If it takes some years for the government to recover the heavy expenditure of the separation scheme, it is still worth it. We can hope that with a smaller civil service, the economy as a whole will become more efficient and with dynamism and growth in private sector activities, the government will collect more taxes to recover the cost of separation schemes.

With less spending on wages and pensions as a proportion of the budget, there will be more room in the operating expenditure to spend on upgrading the facilities of schools, universities, hospitals, and research departments which today do not get enough budgetary allocations to keep them in proper working condition.

I believe the government should start planning a rightsizing programme of the civil service now so that it can be done in a proper manner rather than wait until there is a financial crisis, at which time government employees will be retrenched without justice for all their years of loyal service. This has happened in Greece, as I mentioned previously.

Tan Sri Mohd Sheriff bin Mohd Kassim is the former Secretary-General of the Treasury, Ministry of Finance and a member of the civil society group G25.

~ Free Malaysia Today

Monday, February 27, 2017

Christians raise concerns over pastor’s disappearance

Bob Teoh     Published     Updated
COMMENT | Coming in the wake of the hudud bill tabled before Parliament, the mysterious disappearance of Pastor Raymond Koh have raised concerns among the minority Christians in Malaysia.

The first foreign agency to respond to the news was ‘Voice of Persecuted Christians’, known under its portal name as Release International. It claimed Koh’s abduction was because of his church work.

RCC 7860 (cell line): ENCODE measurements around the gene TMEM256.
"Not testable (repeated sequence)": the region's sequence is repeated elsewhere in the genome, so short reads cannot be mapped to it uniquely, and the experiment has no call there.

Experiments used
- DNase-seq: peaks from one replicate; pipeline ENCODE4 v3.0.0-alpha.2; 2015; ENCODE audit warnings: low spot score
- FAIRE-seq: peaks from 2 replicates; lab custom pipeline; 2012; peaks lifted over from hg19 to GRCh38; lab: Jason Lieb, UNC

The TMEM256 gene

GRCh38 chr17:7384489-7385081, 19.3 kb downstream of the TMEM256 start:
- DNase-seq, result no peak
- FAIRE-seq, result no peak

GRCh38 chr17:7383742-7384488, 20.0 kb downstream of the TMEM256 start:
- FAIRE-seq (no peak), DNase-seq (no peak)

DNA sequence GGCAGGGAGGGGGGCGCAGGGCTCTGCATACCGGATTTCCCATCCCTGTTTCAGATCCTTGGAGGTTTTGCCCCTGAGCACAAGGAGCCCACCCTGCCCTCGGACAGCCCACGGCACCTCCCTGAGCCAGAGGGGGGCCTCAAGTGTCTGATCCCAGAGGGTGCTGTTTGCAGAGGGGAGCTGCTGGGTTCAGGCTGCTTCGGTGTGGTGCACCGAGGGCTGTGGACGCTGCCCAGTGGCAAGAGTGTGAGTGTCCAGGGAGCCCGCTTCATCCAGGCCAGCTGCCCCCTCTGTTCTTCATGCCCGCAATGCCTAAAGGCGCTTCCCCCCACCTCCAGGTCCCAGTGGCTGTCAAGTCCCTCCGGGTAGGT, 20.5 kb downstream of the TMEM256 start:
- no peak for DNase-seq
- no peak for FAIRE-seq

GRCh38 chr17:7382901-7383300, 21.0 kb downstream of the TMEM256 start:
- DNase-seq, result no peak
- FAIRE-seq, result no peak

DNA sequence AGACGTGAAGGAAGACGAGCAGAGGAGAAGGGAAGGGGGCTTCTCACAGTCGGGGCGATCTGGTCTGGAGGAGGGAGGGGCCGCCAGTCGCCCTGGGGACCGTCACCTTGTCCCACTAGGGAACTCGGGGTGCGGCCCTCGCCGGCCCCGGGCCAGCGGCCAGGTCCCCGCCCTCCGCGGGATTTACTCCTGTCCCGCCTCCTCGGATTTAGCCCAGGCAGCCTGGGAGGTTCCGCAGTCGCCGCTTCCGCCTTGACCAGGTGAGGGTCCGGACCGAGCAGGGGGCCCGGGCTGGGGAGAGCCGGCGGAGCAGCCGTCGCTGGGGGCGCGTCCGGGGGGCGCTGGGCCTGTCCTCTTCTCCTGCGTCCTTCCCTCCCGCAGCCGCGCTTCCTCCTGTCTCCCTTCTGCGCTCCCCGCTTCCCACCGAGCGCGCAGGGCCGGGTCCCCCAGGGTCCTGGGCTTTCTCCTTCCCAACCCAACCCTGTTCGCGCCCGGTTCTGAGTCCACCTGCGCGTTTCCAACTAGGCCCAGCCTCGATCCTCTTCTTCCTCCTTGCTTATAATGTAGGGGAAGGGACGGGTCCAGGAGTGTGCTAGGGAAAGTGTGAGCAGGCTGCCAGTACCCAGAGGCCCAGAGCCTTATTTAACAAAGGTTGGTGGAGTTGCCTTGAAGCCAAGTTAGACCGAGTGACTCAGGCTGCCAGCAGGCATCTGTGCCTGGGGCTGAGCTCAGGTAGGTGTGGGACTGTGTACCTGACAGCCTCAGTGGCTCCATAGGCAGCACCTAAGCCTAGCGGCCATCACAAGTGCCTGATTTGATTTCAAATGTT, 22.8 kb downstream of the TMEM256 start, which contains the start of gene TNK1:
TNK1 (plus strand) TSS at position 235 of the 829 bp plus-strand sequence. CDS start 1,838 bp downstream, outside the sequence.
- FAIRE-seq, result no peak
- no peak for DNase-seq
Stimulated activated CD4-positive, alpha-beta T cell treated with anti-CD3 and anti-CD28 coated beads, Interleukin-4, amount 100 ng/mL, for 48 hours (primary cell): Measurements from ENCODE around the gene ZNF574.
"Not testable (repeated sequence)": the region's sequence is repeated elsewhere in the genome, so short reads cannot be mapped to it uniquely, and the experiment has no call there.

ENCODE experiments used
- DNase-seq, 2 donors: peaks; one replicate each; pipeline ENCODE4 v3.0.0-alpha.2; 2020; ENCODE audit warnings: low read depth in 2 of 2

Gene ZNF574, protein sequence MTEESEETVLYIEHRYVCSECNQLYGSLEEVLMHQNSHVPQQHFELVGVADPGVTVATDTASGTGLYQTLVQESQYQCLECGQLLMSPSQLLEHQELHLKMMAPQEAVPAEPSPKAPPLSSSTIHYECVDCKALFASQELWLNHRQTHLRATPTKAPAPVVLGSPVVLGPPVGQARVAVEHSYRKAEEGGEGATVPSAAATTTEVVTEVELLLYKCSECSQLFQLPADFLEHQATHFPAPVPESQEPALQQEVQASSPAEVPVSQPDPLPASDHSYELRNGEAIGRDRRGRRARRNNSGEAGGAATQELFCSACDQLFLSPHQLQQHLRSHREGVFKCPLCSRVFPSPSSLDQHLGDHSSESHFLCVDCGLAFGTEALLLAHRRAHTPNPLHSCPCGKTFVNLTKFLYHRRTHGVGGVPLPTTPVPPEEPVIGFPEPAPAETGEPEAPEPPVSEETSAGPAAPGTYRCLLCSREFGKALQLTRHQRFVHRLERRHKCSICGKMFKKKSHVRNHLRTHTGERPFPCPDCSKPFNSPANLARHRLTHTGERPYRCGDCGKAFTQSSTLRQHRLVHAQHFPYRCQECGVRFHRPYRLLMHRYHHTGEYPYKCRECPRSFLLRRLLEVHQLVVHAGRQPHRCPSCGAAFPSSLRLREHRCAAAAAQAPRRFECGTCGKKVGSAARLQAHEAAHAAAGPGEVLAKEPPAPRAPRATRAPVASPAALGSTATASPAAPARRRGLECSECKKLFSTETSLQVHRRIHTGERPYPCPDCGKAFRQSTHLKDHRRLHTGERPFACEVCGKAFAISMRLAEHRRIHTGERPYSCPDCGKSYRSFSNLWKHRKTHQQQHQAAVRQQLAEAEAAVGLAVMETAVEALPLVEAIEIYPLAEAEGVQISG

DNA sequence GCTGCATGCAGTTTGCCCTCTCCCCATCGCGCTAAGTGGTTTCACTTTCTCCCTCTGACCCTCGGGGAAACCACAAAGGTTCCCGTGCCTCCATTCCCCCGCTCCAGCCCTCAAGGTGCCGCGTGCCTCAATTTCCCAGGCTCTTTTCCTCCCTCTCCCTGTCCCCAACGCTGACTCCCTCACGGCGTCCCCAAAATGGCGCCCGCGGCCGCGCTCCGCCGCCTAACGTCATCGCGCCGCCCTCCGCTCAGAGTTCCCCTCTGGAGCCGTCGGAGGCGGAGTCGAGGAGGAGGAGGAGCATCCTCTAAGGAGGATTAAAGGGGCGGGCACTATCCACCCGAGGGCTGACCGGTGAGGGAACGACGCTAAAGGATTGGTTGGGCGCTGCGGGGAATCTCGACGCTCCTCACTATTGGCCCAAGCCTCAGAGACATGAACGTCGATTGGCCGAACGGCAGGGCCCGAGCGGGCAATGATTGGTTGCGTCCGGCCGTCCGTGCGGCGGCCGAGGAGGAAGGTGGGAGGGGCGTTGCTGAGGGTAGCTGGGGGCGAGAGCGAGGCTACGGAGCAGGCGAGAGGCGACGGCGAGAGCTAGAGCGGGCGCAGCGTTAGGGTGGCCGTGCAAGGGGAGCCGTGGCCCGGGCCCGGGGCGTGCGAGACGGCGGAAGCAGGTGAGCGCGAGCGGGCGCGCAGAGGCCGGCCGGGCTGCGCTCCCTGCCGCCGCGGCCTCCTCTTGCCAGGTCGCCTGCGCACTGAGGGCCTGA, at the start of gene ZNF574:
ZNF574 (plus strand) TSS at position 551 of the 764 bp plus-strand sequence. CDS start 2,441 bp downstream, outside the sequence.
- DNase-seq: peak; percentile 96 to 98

Release International also claimed another pastor and his wife, who have not been named, went missing a month ago. Local Christian chat groups have identified this couple but police have neither denied nor confirmed it.

The UK-based Christian watch group pointed out that “Pastor Raymond ... had previously received threats from jihadists.”

It also said, “Christians in Malaysia are increasingly concerned about the growing threat to religious freedom. Parliament is currently debating a bill proposing that parts of a strict Islamic penal code (hudud) are incorporated into the country’s legal system. Prime Minister Najib Abdul Razak supports the bill, apparently to win favour among hardline Muslims ahead of next year’s general election.”

One day later a US-based Christian monitor, Mission News Network (MNN) gave the context to Koh’s abduction. It said Malaysia still has the reputation as one of the most liberal and tolerant Islamic countries in the world. How long that will last is unknown.

“Thousands of Muslim Malaysians rallied in the capital on Feb 18 to support the adoption of stricter syariah law, a proposal that religious minorities fear could infringe upon their rights.

“The prime minister has thrown his support behind a bill that will incorporate parts of the Islamic penal code, or hudud, into Malaysia’s existing Islamic legal system. It is slated for debate in parliament next month,” MNN said.

It also said critics of the bill warn it could pave the way for full implementation of hudud, which could disrupt the fabric of Malaysia’s multicultural and multi-religious society. It added that’s the backdrop behind the recent abduction of 62-year-old Pastor Koh on Feb 13, in less than 60 seconds.

‘Under pressure and under attack’